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Feature Interview

Vance Dillard


WFFH/Salem Music Network


To contact Vance click here



Vance's Career Capsule

Started in 1967 with my first official part time job at WNCO in Ashland Ohio
Attended The Ohio State University from 1968-1970
First full time radio job at WMAN Mansfield, Ohio 1970-72
First Program Director job at WGLX Galion, Ohio 1972

Other career stations  WTVN Columbus, Ohio,  WKRC Cincinnati , Ohio, WDAE Tampa, WWBA St. Petersburg, Fl, WIP Philadelphia, WPCH Atlanta, WLW Cincinnati, WJXB Knoxville and now WFFH Nashville since 2003   Adult Contemporary Brand Manager for Jacor and Clear Channel


1. Tell us any recent changes (news) at WFFH...

We are still very excited about having Karen Kingsbury and her co-host Sarah Cruise afternoons on the Fish and our network.  Her stories and life experiences are real and we are able to touch our audience in so many ways. 


2. What is the best programming advice you've been given? The worst?

The best advice I have ever received is to “ask the audience”.  Being able to know with some certainty the music our audience wants to hear and the content they expect between the songs is critical for success.  We are now in a season where great content trumps everything from localism to creativity.  Not that those other things can’t be important, but being able to connect with your audience with great stories, conversation and encouragement is an important key to station success.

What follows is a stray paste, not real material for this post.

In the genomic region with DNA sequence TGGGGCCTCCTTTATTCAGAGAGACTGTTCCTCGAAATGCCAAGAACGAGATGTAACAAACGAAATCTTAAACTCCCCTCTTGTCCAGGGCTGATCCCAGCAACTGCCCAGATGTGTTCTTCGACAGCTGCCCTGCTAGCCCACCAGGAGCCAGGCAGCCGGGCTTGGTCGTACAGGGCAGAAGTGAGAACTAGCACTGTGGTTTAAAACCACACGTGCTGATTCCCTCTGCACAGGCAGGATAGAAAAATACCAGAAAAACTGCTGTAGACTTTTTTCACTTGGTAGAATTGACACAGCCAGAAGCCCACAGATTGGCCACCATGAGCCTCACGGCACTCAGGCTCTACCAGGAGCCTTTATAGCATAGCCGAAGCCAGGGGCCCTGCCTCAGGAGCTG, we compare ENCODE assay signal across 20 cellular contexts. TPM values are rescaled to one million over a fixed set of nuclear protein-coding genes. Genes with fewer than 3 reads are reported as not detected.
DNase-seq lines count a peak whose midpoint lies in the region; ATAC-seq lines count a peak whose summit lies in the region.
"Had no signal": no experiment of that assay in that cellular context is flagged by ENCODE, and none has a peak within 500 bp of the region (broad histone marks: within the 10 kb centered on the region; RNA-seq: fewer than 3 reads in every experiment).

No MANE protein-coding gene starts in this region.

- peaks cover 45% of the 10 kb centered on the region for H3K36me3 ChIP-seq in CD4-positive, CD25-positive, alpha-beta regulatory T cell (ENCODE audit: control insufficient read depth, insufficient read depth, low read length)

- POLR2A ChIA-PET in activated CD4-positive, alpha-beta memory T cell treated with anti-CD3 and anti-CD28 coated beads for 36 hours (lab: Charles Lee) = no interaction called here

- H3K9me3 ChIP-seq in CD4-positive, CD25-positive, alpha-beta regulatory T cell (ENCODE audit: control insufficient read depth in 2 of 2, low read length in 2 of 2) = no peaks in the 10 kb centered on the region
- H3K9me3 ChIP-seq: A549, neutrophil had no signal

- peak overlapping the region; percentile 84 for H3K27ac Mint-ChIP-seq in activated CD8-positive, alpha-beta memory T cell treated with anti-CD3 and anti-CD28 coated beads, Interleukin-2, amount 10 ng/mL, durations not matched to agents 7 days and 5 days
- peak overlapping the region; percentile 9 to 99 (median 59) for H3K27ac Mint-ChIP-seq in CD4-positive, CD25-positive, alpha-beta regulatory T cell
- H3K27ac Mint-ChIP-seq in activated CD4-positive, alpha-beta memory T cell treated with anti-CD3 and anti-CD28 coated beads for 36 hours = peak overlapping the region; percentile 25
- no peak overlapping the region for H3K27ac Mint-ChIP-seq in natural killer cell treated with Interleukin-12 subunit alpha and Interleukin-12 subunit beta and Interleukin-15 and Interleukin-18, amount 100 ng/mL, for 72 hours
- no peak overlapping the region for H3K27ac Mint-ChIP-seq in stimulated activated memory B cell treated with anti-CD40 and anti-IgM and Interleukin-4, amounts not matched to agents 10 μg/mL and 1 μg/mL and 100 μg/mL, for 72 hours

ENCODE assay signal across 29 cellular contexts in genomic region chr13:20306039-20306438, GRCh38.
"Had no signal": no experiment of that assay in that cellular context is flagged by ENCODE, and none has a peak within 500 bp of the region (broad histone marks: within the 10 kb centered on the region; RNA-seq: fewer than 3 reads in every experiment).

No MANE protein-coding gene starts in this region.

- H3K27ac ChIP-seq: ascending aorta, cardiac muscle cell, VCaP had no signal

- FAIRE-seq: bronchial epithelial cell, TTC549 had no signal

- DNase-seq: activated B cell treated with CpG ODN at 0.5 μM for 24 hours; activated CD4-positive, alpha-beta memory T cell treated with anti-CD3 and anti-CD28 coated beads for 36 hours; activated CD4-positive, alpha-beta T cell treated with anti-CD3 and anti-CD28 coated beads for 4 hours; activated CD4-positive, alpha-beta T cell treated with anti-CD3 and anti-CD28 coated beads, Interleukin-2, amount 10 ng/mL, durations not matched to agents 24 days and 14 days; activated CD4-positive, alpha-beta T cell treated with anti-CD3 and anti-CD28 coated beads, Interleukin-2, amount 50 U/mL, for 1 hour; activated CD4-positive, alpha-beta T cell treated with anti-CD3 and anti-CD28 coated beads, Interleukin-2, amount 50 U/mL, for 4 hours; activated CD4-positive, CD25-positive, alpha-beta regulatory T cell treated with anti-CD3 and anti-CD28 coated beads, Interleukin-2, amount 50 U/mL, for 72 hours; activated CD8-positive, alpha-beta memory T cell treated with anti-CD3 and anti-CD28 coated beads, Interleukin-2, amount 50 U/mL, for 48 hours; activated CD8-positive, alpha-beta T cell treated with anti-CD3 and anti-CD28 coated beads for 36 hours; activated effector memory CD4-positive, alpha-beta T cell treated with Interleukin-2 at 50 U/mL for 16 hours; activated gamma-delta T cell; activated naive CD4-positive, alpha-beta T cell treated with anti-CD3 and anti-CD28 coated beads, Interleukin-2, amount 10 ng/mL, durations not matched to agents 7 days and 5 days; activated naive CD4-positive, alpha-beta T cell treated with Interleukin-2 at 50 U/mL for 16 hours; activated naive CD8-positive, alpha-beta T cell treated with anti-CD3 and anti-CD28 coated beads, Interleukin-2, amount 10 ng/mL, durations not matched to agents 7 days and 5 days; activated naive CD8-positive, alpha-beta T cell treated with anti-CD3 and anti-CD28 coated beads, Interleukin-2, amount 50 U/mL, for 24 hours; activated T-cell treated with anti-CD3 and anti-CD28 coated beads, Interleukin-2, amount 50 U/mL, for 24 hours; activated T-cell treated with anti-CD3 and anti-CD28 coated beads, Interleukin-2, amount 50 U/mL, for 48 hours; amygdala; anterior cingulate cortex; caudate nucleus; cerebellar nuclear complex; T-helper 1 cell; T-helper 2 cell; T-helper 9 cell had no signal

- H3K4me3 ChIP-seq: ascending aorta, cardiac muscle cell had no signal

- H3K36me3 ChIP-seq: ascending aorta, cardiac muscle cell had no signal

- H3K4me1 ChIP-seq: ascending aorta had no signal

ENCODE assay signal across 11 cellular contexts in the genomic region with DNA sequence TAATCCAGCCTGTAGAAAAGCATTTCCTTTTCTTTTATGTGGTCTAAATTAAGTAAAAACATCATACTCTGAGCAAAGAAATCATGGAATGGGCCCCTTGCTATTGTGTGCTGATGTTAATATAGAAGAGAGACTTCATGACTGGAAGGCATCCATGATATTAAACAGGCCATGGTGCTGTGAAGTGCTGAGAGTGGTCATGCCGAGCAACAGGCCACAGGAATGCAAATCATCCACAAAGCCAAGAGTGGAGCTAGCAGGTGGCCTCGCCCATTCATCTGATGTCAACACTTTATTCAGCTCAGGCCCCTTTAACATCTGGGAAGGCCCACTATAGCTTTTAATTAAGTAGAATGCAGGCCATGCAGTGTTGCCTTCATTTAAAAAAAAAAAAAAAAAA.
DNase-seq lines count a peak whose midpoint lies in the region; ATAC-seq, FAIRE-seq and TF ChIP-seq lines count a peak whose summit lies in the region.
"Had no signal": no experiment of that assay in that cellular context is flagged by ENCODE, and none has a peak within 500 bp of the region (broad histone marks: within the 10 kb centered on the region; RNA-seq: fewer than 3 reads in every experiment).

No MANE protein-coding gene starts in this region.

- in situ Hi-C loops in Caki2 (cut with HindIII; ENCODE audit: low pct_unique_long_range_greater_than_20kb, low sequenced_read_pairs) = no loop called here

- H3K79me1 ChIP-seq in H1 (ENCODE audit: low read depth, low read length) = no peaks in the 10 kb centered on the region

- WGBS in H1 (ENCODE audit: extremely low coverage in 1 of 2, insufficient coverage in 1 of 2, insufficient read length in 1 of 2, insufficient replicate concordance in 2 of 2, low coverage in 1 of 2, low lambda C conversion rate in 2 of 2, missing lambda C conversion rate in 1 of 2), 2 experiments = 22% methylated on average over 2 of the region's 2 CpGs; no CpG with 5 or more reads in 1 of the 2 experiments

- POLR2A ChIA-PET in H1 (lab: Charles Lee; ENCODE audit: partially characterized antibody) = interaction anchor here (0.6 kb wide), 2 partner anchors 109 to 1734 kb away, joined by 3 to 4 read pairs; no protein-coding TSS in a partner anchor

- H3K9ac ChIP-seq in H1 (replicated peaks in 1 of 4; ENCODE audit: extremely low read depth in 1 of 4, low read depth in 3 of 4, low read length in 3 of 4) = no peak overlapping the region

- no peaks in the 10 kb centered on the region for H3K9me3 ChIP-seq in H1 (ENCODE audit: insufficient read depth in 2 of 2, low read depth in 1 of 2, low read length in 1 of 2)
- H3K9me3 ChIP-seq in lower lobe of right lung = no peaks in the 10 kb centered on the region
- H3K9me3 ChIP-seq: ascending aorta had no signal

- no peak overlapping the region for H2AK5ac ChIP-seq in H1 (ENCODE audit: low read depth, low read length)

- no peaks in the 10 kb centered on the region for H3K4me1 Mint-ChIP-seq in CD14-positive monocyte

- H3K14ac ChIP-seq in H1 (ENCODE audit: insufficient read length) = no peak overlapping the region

The worst advice I ever got was during the 9/11 crisis and aftermath.  An executive with the company I worked with at that time was opposed to any patriotic music for fear that it might drive away some advertising clients as they were assessing how much to advertise at that time.


3. Regarding your career, what are you most proud of?

Introduced the concept of All Christmas All Season long on WPCH Atlanta resulting in several number one rating books in Atlanta and a concept for many formats at Christmas for years to come.

First FM station to originate Major League Baseball broadcasts with the Atlanta Braves on WPCH in 1992

Hired the first active CCM artist as a morning show co host with Jaci Velasquez on 94 FM the Fish and Today’s Christian Music Network

Syndicated NightLight with KLTY personality Andrea on 94 FM the Fish and Today’s Christian Music

Syndicated New York Times best-selling author Karen Kingsbury on 94 FM the Fish and Today’s Christian Music